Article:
Guest Post: Gamification — has it had its day?
Have we passed peak gamifiation? It might seem so. Marketers are using it less and less as a strategy, with a 3% dip between 2015 and 2014.
Is that dip a blip or are we seeing the decline of gamification? Yes, there are reports to the contrary, many of them self-serving, but it is more likely that we have reached maturity, with a better understanding of the risk and reward involved. And yes, there are risks.
The unwanted by-product of gamification
Here’s an example. We launched a product internally which was designed to track time. In an agency, you have to track your time in order to know what you’re billing.
This product seemed like the silver bullet. And look, there was a handy chart letting you know who was ‘topping the charts’ in terms of billable hours. What more incentive for working hard on getting those billable hours up!
Except that it didn’t have a positive effect at all. Its immediate effect was to demoralise certain individuals who didn’t want to be entered into a race to see who could come top of the league. By gamifying something as core to the business as tracking time, the product had actually started to reduce productivity.
Equally, the race to the top meant that there wasn’t enough focus on the non-billable, which is equally important in running an agency. You can’t make everyone work 100% of the time, that’s just not healthy. So out went tea breaks, out went brainstorming time, meetings were suddenly trimmed down… all because there was a race to win the billable hours — or more likely, not to be down at the bottom.
Those who were less competitive simply took this negatively.
The unwanted by-product of gamification is this: some people hate it. You gamify your processes, they will hate you.
The learnings — and there are many
First of all, gamify only the people who want to be gamified. This is not a process for everyone, and nobody should be entered into a contest they don’t want to be entered into. For instance, I hated sports day at school, but I had to do it.
Don’t bring back sports day in your office, because there’s always someone who has bad memories of it.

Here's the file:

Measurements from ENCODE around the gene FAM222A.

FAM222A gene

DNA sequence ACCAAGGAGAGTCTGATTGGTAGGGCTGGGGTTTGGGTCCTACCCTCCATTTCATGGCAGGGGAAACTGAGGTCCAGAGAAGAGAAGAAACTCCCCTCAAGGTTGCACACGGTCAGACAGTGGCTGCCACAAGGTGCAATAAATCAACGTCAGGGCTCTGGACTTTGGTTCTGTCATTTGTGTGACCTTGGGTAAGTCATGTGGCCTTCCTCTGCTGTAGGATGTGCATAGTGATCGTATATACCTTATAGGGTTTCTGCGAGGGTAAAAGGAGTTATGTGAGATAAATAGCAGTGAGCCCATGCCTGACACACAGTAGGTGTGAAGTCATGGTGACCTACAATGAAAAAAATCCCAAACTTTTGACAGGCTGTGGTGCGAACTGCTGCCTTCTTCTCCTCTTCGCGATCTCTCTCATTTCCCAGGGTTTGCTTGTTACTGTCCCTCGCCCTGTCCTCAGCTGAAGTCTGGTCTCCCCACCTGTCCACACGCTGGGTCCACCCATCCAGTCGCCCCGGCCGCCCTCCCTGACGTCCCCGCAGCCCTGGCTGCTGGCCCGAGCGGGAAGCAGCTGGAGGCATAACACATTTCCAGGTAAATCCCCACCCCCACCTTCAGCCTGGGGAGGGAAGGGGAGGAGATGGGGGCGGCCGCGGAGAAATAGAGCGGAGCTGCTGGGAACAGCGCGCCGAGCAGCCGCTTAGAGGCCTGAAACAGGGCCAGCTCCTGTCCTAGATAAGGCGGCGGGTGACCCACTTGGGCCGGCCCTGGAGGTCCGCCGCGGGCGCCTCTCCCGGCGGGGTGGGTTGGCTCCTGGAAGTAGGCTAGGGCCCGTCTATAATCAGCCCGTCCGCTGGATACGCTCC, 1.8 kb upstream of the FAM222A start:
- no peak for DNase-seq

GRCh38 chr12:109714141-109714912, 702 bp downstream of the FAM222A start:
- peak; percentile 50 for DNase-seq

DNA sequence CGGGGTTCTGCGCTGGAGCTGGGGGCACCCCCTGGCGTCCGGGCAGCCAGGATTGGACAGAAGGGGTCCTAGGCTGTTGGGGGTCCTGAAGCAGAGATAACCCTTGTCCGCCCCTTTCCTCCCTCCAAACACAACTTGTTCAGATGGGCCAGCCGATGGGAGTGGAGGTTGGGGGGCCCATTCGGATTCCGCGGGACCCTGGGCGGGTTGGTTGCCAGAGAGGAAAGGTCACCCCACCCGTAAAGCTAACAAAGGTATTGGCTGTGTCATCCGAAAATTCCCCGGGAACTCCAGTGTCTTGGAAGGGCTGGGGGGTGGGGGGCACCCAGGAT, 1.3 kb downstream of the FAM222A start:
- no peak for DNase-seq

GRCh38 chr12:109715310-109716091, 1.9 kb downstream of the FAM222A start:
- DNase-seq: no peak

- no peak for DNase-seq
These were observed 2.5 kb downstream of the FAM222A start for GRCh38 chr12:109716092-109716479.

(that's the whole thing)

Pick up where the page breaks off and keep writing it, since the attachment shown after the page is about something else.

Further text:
Keep to the people or teams who are most likely to be incentivised by gamification. Sales teams, for instance, are naturally the most competitive, and usually thrive on gamification. It is, as expected, the area where you find it the most.
I once saw the MS Dynamics Fantasy Sales Team project in use, and it worked a treat. Why did it work so well?
It didn’t gamify individuals — it gamified teams. That’s important. And it helps spread the idea throughout a business more easily. If you create teams, people pull together. You inspire them to work together in pursuit of a shared goal, and you don’t have the individual silos of potential resentment at finishing last.
After all, gamification has that effect if you do it individually — there will always be someone who comes last. Split people into teams, and coming last isn’t such a problem. Respect the individual, praise the team.
How to gamify individuals
Leagues don’t work. Liam Butler’s piece on gamification highlights engagement and reward as two crucial factors to consider — and he mentions Candy Crush as a good example of reward.
This isn’t about leagues, it’s about knowing what the incentives are and triggering the reward for achievement. Candy Crush does it well, in that it creates that desperation for more reward (I admit, I’ve never played it because I know it would waste a lot of my time!)
And that’s how to use gamification for individuals in the workplace. Avoid the negativity of competing against others — help people compete against themselves. This might be in the framework of individual targets, and make it very clear up front what those targets are and what the rewards are if they are triggered.
You may think that this is the standard employee engagement process — but so few people actually do it, and if they start it, they barely ever stick to it. Gamification should help you keep to the plan — create the framework in something like Basecamp, and use it as the framework for your ongoing discussions.
Met a sales target? Bonus triggered. Come in early five days this week? You get the Sales Director’s parking spot for a day.
All of a sudden, simple things have more meaning. The only competitor is yourself, and the rewards are more meaningful, more impactful, and more in line with what the business is trying to achieve.
It’s personal, basically
Gamification as a trend has probably reached maturity, and people are using it less because they’ve encountered problems with it. It’s isolated people, it’s put people off, they’ve lost interest because the reward didn’t match the achievement.
But think about it, and gamification is still thriving. That Dynamics Fantasy League shows how you can motivate people to work together, instead of working as individuals, potentially demotivating those who haven’t sold as much.
Candy Crush shows how reward should be linked to achievement — and most importantly, how individuals need to be given personal incentives. Think about your engagement plan and what motivates individuals, and build individual gamification plans.
And most importantly, unlike those who have given up on gamification over the last year, stick to it.
Originally published at www.discovercloud.com.